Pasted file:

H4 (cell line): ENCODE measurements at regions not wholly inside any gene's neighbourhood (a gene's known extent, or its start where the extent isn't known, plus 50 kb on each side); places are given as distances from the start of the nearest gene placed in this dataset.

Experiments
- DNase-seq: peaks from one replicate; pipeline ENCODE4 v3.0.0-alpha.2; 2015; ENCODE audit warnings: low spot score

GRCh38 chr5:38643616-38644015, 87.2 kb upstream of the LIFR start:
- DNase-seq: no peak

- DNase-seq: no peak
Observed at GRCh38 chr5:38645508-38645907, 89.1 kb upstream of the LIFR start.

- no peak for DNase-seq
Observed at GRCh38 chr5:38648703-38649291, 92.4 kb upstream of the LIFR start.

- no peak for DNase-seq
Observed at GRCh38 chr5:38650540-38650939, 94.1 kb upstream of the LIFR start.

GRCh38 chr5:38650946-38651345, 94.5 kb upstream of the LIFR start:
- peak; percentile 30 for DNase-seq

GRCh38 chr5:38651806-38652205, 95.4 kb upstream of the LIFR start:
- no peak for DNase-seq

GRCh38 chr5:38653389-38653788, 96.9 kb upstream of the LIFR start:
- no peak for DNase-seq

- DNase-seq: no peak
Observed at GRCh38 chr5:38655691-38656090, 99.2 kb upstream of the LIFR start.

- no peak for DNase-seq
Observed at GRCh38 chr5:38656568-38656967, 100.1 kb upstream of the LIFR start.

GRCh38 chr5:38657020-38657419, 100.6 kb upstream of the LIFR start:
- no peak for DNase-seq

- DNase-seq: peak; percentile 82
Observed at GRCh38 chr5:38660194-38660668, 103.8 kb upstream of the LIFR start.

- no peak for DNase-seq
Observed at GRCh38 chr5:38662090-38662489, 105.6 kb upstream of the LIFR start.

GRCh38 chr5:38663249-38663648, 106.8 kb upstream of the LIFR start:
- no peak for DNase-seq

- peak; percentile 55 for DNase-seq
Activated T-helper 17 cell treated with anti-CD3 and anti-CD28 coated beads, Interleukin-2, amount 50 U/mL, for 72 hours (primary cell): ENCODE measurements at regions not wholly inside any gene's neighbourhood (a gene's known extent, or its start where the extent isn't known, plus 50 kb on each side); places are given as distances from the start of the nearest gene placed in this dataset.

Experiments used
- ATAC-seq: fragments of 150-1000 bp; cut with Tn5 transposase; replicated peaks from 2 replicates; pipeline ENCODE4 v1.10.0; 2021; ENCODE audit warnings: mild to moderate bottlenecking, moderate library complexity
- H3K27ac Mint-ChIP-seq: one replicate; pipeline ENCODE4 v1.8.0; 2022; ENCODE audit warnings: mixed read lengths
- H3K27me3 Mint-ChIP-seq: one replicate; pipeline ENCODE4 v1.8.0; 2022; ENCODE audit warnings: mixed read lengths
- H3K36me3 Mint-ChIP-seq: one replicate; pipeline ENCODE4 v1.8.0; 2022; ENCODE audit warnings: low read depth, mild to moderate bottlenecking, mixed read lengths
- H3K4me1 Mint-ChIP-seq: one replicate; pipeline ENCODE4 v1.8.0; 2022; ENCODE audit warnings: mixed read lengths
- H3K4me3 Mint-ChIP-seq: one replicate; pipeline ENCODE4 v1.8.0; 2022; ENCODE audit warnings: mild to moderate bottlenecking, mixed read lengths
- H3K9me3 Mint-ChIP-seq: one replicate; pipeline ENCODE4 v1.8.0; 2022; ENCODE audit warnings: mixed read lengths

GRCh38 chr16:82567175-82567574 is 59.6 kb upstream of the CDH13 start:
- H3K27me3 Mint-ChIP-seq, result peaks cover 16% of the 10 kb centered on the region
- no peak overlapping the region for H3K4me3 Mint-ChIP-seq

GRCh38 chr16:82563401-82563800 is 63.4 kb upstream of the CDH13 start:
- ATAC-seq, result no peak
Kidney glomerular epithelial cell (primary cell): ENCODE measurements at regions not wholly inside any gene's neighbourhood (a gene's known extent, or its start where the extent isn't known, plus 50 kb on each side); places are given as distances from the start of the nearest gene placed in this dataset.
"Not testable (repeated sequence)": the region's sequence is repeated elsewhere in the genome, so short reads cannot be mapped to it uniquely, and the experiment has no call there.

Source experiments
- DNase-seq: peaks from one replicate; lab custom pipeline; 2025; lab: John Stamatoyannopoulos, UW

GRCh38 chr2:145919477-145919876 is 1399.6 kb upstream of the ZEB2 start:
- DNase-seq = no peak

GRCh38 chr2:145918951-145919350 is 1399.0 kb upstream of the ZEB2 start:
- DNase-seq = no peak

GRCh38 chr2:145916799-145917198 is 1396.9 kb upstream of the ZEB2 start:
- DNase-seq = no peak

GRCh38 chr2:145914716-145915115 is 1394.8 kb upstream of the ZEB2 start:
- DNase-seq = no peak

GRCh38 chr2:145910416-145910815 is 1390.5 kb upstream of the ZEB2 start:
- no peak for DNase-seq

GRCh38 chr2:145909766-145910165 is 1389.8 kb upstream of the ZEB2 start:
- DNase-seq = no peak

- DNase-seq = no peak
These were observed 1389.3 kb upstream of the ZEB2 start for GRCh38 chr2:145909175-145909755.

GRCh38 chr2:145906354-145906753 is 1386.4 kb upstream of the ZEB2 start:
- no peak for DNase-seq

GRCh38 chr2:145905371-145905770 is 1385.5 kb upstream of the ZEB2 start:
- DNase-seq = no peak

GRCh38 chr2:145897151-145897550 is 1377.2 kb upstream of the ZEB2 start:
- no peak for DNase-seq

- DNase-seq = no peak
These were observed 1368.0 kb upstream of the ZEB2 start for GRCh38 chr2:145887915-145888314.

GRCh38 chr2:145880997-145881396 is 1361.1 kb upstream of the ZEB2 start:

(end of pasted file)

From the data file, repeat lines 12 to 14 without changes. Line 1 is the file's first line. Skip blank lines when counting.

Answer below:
GRCh38 chr5:38650946-38651345, 94.5 kb upstream of the LIFR start:
- peak; percentile 30 for DNase-seq

GRCh38 chr5:38651806-38652205, 95.4 kb upstream of the LIFR start: